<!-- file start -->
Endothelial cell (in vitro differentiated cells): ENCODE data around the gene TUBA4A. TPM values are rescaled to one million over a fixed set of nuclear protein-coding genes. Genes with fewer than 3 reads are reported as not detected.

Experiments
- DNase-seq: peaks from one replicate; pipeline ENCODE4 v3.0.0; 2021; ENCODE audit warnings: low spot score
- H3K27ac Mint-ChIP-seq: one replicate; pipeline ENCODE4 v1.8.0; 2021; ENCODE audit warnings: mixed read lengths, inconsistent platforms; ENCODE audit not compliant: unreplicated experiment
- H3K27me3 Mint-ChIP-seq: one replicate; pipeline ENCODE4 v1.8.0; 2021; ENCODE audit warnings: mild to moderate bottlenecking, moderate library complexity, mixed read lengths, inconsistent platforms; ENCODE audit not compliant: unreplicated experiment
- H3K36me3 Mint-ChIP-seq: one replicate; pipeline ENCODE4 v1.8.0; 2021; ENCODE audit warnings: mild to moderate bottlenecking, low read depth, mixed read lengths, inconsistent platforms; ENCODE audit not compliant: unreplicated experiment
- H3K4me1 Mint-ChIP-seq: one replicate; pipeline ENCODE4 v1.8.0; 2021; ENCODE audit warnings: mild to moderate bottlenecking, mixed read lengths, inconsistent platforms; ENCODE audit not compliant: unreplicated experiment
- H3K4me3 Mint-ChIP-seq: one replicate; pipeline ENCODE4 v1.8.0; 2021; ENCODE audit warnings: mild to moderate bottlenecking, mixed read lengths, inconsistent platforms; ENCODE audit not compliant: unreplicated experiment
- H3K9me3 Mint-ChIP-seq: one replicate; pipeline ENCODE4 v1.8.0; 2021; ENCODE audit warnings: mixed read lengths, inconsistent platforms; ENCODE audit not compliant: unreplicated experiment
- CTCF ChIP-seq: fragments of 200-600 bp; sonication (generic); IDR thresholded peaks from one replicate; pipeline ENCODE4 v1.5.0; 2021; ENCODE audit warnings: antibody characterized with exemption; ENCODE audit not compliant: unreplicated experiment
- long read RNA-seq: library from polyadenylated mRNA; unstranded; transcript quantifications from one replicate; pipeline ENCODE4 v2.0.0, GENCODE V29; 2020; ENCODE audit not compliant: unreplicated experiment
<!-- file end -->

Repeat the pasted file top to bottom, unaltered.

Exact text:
Endothelial cell (in vitro differentiated cells): ENCODE data around the gene TUBA4A. TPM values are rescaled to one million over a fixed set of nuclear protein-coding genes. Genes with fewer than 3 reads are reported as not detected.

Experiments
- DNase-seq: peaks from one replicate; pipeline ENCODE4 v3.0.0; 2021; ENCODE audit warnings: low spot score
- H3K27ac Mint-ChIP-seq: one replicate; pipeline ENCODE4 v1.8.0; 2021; ENCODE audit warnings: mixed read lengths, inconsistent platforms; ENCODE audit not compliant: unreplicated experiment
- H3K27me3 Mint-ChIP-seq: one replicate; pipeline ENCODE4 v1.8.0; 2021; ENCODE audit warnings: mild to moderate bottlenecking, moderate library complexity, mixed read lengths, inconsistent platforms; ENCODE audit not compliant: unreplicated experiment
- H3K36me3 Mint-ChIP-seq: one replicate; pipeline ENCODE4 v1.8.0; 2021; ENCODE audit warnings: mild to moderate bottlenecking, low read depth, mixed read lengths, inconsistent platforms; ENCODE audit not compliant: unreplicated experiment
- H3K4me1 Mint-ChIP-seq: one replicate; pipeline ENCODE4 v1.8.0; 2021; ENCODE audit warnings: mild to moderate bottlenecking, mixed read lengths, inconsistent platforms; ENCODE audit not compliant: unreplicated experiment
- H3K4me3 Mint-ChIP-seq: one replicate; pipeline ENCODE4 v1.8.0; 2021; ENCODE audit warnings: mild to moderate bottlenecking, mixed read lengths, inconsistent platforms; ENCODE audit not compliant: unreplicated experiment
- H3K9me3 Mint-ChIP-seq: one replicate; pipeline ENCODE4 v1.8.0; 2021; ENCODE audit warnings: mixed read lengths, inconsistent platforms; ENCODE audit not compliant: unreplicated experiment
- CTCF ChIP-seq: fragments of 200-600 bp; sonication (generic); IDR thresholded peaks from one replicate; pipeline ENCODE4 v1.5.0; 2021; ENCODE audit warnings: antibody characterized with exemption; ENCODE audit not compliant: unreplicated experiment
- long read RNA-seq: library from polyadenylated mRNA; unstranded; transcript quantifications from one replicate; pipeline ENCODE4 v2.0.0, GENCODE V29; 2020; ENCODE audit not compliant: unreplicated experiment